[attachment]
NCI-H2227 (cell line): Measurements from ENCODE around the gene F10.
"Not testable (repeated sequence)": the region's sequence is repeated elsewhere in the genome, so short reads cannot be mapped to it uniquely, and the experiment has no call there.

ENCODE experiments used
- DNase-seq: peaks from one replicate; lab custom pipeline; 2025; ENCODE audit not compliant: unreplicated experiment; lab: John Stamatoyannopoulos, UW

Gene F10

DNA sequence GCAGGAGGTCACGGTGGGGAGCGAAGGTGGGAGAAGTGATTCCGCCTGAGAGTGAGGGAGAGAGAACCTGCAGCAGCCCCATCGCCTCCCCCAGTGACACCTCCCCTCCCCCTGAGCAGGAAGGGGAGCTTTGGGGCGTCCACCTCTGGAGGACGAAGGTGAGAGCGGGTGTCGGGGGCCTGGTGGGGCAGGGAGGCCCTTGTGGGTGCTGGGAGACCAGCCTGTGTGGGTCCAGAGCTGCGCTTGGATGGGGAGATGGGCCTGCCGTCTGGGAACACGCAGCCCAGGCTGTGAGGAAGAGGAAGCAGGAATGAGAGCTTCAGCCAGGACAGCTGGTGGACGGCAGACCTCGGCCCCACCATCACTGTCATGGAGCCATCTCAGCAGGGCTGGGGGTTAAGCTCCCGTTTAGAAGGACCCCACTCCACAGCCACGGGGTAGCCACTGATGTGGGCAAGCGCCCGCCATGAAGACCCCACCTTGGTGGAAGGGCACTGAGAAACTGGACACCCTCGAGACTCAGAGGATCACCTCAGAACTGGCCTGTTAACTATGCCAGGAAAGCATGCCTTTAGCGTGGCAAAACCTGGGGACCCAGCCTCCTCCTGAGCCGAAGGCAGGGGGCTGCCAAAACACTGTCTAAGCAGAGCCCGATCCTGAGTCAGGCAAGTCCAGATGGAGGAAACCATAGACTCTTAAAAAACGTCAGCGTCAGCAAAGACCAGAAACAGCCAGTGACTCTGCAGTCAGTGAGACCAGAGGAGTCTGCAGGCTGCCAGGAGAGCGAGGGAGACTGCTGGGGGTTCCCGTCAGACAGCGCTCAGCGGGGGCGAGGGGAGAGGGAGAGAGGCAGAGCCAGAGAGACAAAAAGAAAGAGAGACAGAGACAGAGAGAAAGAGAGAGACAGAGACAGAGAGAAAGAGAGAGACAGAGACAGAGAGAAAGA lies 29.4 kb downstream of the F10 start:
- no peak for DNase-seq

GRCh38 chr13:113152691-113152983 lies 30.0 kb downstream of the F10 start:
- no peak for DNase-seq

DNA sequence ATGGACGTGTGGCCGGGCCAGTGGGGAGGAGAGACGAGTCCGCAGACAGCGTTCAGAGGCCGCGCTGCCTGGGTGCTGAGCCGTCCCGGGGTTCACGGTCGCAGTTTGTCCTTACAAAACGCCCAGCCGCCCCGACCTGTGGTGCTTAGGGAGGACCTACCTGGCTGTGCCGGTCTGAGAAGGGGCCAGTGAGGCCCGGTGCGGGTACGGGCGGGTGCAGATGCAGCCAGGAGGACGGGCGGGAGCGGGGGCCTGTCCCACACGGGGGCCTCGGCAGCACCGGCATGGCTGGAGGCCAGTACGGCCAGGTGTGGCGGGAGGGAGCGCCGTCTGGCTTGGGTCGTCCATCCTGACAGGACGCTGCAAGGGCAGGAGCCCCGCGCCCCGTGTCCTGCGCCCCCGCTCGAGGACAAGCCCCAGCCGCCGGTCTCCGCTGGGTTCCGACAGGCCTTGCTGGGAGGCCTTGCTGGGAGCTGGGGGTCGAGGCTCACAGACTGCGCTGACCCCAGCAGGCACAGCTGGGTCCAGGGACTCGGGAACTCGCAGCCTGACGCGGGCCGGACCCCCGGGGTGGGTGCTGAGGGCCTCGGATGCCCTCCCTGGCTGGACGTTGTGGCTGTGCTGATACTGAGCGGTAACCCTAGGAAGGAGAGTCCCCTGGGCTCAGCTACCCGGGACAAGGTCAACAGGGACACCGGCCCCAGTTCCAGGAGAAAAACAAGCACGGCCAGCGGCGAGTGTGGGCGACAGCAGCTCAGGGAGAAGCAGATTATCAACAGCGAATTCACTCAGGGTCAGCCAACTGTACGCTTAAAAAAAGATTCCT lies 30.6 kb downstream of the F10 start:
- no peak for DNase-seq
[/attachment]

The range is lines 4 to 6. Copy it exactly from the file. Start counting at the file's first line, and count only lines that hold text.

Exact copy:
- DNase-seq: peaks from one replicate; lab custom pipeline; 2025; ENCODE audit not compliant: unreplicated experiment; lab: John Stamatoyannopoulos, UW

Gene F10

DNA sequence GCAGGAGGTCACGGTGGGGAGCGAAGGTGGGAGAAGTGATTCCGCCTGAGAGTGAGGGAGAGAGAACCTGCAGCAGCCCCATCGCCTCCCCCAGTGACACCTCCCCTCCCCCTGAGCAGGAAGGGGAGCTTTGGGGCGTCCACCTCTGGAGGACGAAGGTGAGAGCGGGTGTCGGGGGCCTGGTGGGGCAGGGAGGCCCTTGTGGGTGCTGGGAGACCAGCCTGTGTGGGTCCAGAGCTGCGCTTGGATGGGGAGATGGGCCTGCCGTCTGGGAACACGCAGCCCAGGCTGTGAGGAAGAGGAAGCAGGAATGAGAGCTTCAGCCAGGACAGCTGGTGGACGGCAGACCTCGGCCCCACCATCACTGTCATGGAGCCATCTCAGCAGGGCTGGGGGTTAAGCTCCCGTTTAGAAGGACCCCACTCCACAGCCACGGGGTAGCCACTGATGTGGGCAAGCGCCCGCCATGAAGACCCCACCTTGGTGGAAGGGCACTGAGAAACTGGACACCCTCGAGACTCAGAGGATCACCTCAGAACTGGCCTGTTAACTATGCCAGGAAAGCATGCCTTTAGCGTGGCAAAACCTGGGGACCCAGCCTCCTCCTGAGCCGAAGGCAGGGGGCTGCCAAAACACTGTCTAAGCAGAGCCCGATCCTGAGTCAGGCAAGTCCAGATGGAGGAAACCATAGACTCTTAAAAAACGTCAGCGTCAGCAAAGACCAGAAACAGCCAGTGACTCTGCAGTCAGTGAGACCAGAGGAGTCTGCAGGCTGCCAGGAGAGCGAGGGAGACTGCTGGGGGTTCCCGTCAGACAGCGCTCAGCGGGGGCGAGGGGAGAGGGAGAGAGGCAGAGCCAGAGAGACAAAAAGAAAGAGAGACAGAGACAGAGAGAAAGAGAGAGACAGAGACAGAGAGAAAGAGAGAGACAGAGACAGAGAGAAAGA lies 29.4 kb downstream of the F10 start: